WASHINGTON — Rep. Chet Edwards, a middle-of-the-road Texas Democrat who numbers President Bush among his constituents, did not judge the commander in chief’s words about Iraq on Wednesday night through the lens of his party affiliation or personal predispositions.

His standard was set by an Army officer who sent the congressman a powerfully honest, thoughtful and sophisticated 3,800-word memo based on the soldier’s experiences in Iraq.

With eloquence and urgency, the officer — Edwards said he had agreed not to disclose his identity — showed how the most important battles in Iraq are not military but political. The officer worries that, despite the heroic efforts of our troops, this aspect of the mission is not going well.

After receiving the soldier’s permission, Edwards shared the memo with me on the day of the president’s speech. The congressman was not trying to score any political points, especially since his informant accepts the goals of the war and writes not a critical word about the president.

Rather, Edwards, who chairs the Appropriations subcommittee that deals with military construction and veterans affairs and represented Fort Hood for 13 years, believes that “younger soldiers, both commissioned and noncommissioned,” can often provide more candid testimony than higher-ups constrained in their ability to present “bad news.”

For this officer, winning entails getting the politics right in Iraq at both the local and national levels. Locally, he says, our military has enjoyed considerable success. But he’s worried about the will and capacity of Iraqi Prime Minister Nouri al-Maliki to take on the Shiite militias.

“Our real goal,” he writes, “was to persuade our Iraqi friends and allies to actively and publicly support us … to help us tip the balance of public opinion in our favor.” That meant helping them with security and “civil works projects” and giving them “prestige by showing publicly that our commander listened to their advice.”

Then these shrewd words: “We discovered that we were not fighting a military campaign, but a political campaign — not too different from what a small town mayor might do to win re-election back in the U.S. … Fighting terrorists was only something we did when needed, because it interfered with our political objectives. If we could ignore the terrorists, we were winning. If we had to stop our economic and political activities in order to fight terrorists, they were winning.”

The core problem, the officer said, lay in the unwillingness of Shiites in the Iraqi security forces to confront terror from their own side. “Most officers did a great job when facing Sunni-based insurgents,” he wrote. “In fact, we had to keep a close eye on most units to make sure they were not too heavy-handed against the Sunnis.”

On the other hand: “When we dealt with the Shia, especially the Mahdi militia, things got a lot more complicated. Many officers were reluctant to fight the Shia militias because they had a well-justified fear for the security of their family. I have seen senior Iraqi officers flat refuse to follow American soldiers in pursuit of Shia insurgents — even when those insurgents just killed their own soldiers.”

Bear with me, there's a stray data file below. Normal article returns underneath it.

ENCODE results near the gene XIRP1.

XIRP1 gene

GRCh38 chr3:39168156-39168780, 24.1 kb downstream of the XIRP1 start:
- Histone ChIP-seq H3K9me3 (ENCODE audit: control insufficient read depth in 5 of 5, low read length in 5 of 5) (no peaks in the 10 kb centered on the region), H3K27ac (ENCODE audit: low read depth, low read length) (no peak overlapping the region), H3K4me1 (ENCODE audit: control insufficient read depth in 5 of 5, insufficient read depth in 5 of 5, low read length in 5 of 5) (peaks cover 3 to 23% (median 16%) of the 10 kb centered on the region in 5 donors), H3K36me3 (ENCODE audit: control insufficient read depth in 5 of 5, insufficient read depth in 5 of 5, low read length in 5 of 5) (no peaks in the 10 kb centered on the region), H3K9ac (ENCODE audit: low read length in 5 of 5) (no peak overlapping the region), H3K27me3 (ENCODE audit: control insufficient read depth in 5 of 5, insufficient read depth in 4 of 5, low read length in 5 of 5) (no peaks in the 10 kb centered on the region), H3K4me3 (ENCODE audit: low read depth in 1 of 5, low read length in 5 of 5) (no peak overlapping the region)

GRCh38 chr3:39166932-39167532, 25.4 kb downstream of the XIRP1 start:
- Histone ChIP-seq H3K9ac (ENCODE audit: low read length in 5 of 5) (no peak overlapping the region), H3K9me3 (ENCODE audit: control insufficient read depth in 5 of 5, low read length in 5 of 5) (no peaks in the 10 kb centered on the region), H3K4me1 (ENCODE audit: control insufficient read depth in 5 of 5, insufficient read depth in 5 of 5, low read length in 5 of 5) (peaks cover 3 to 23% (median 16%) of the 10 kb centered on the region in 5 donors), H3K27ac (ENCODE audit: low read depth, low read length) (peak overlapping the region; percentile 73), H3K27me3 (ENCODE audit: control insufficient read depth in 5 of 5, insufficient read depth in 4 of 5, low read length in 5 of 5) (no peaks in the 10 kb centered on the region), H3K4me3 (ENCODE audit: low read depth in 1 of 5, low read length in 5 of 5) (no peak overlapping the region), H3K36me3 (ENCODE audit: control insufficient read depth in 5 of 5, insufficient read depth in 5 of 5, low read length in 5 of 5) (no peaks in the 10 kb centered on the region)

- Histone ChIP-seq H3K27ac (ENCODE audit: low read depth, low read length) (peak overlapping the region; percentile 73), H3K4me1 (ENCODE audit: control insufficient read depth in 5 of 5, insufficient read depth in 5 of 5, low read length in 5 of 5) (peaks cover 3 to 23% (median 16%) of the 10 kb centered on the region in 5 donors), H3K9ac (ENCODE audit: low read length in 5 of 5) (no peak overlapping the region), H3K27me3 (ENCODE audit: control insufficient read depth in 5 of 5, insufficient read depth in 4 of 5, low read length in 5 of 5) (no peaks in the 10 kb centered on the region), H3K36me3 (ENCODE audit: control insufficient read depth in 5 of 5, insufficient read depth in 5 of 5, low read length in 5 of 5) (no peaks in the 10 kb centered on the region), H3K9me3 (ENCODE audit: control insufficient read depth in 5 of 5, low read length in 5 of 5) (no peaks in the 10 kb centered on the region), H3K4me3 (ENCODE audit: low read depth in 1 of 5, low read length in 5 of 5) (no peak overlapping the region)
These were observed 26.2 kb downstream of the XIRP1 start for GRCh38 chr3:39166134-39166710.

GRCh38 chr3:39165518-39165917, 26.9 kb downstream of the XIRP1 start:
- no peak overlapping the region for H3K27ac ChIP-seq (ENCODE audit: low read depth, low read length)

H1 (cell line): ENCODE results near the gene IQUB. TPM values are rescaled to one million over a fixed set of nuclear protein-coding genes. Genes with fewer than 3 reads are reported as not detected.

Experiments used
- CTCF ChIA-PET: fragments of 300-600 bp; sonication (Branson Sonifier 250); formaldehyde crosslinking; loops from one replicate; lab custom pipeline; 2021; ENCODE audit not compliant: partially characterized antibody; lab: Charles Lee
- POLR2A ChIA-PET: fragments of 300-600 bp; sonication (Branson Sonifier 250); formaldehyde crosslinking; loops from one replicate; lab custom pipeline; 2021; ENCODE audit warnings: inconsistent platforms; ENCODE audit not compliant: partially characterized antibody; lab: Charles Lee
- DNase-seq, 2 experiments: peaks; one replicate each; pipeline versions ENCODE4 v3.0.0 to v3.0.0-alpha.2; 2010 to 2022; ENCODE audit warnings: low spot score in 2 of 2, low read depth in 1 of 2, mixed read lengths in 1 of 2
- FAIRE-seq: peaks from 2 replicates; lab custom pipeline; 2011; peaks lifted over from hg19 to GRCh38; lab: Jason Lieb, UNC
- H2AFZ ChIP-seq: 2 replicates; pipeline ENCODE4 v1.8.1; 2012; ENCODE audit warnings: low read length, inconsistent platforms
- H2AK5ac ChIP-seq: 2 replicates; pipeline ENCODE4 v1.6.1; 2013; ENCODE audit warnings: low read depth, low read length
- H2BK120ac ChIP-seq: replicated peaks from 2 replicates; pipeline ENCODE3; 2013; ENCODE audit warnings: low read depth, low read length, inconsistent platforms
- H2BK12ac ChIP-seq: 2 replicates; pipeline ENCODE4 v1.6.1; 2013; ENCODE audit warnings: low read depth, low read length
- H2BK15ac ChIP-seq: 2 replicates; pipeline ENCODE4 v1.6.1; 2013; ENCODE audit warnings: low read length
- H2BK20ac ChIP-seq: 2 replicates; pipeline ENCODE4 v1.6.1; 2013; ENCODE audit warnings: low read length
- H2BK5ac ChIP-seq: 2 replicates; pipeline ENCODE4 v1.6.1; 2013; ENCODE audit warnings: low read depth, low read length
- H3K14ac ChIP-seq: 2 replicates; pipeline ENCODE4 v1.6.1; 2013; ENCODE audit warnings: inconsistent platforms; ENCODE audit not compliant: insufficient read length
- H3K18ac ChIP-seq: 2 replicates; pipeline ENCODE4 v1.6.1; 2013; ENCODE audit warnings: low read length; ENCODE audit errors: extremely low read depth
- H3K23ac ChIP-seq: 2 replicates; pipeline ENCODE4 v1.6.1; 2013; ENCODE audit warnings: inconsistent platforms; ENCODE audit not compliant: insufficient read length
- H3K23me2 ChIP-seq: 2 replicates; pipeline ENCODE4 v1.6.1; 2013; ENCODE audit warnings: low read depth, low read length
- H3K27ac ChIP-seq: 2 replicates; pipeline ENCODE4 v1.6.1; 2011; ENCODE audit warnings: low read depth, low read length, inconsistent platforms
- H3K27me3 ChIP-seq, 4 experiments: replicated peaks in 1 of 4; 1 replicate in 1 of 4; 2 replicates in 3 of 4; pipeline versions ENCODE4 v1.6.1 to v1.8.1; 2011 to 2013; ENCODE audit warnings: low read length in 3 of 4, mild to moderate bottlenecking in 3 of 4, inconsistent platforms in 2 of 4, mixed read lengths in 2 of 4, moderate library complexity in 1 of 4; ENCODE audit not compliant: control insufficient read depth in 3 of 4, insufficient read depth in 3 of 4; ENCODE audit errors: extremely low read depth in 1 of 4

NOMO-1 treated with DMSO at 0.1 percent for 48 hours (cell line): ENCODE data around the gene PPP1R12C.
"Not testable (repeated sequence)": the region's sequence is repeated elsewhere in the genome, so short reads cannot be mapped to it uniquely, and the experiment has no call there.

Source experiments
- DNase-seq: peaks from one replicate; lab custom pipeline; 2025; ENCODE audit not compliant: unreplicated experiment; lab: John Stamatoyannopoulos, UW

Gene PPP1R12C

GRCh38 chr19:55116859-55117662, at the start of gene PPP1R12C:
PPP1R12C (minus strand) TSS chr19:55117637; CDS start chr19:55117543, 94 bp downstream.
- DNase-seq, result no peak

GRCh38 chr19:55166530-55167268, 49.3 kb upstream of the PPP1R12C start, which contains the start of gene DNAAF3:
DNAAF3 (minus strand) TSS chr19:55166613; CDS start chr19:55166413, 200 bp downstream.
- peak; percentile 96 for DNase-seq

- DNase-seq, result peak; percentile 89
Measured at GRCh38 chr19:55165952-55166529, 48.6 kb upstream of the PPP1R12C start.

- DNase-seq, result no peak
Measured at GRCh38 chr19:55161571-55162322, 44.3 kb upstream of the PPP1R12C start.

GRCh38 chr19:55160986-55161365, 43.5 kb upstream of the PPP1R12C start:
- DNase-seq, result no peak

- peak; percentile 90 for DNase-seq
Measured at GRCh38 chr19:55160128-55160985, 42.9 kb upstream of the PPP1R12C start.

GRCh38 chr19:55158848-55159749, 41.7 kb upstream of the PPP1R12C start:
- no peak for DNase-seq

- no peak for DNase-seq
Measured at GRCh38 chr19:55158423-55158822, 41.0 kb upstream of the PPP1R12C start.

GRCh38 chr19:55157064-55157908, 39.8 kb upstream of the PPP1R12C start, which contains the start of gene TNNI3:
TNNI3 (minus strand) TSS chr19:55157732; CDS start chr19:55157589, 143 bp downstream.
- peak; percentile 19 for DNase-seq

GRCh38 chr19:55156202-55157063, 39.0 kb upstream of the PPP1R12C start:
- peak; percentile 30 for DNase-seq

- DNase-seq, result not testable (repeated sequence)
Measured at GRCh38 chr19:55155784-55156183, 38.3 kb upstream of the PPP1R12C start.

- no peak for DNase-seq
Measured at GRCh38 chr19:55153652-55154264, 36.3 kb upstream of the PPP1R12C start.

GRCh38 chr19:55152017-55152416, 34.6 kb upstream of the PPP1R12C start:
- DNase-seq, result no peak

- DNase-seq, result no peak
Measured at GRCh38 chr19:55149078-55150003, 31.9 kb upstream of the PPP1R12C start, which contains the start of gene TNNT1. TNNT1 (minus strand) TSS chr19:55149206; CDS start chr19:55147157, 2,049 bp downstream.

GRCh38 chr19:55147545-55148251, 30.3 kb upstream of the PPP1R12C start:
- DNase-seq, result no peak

The trouble goes all the way to the top. “We will never reach any kind of acceptable political settlement as long as the Coalition and the Iraqi government allow legitimate political parties to hold seats in the National Assembly while they finance and maintain military auxiliary wings that attack and kill Iraqi and American soldiers. These parties have enough clout in PM Maliki’s administration to effectively block any major military operation against the militias. This is an impossible situation.

“I don’t have the expertise to comment on whether or not a temporary ‘troop surge’ is necessary,” he writes. “I can say, however, that a troop surge is pointless if we cannot set the political conditions beforehand that allow us to act freely against the militia.”

In other words, the success of Bush’s new plan hangs on whether he is right in putting our troops behind the idea that Maliki heads a “unity government” and not an administration actually dedicated to total Shiite dominance.

The officer concludes that he has “no idea how the American expedition in Iraq will end.”

“I doubt it will end well,” he writes. “But I do hope that the courage and civility of the American soldiers who fought there will not be forgotten both here and in Iraq.” Amen.

If Iraq does not end well, our men and women in uniform will not get the blame. The fault will lie with leaders in Washington who failed to face the politics of the situation as squarely as this soldier has.

E.J. Dionne Jr.’s e-mail address is postchat(at symbol)aol.com.

Copyright 2007, Washington Post Writers Group


If you're reading this, you probably already know that non-profit, independent journalism is under threat worldwide. Independent news sites are overshadowed by larger heavily funded mainstream media that inundate us with hype and noise that barely scratch the surface. We believe that our readers deserve to know the full story. Truthdig writers bravely dig beneath the headlines to give you thought-provoking, investigative reporting and analysis that tells you what’s really happening and who’s rolling up their sleeves to do something about it.

Like you, we believe a well-informed public that doesn’t have blind faith in the status quo can help change the world. Your contribution of as little as $5 monthly or $35 annually will make you a groundbreaking member and lays the foundation of our work.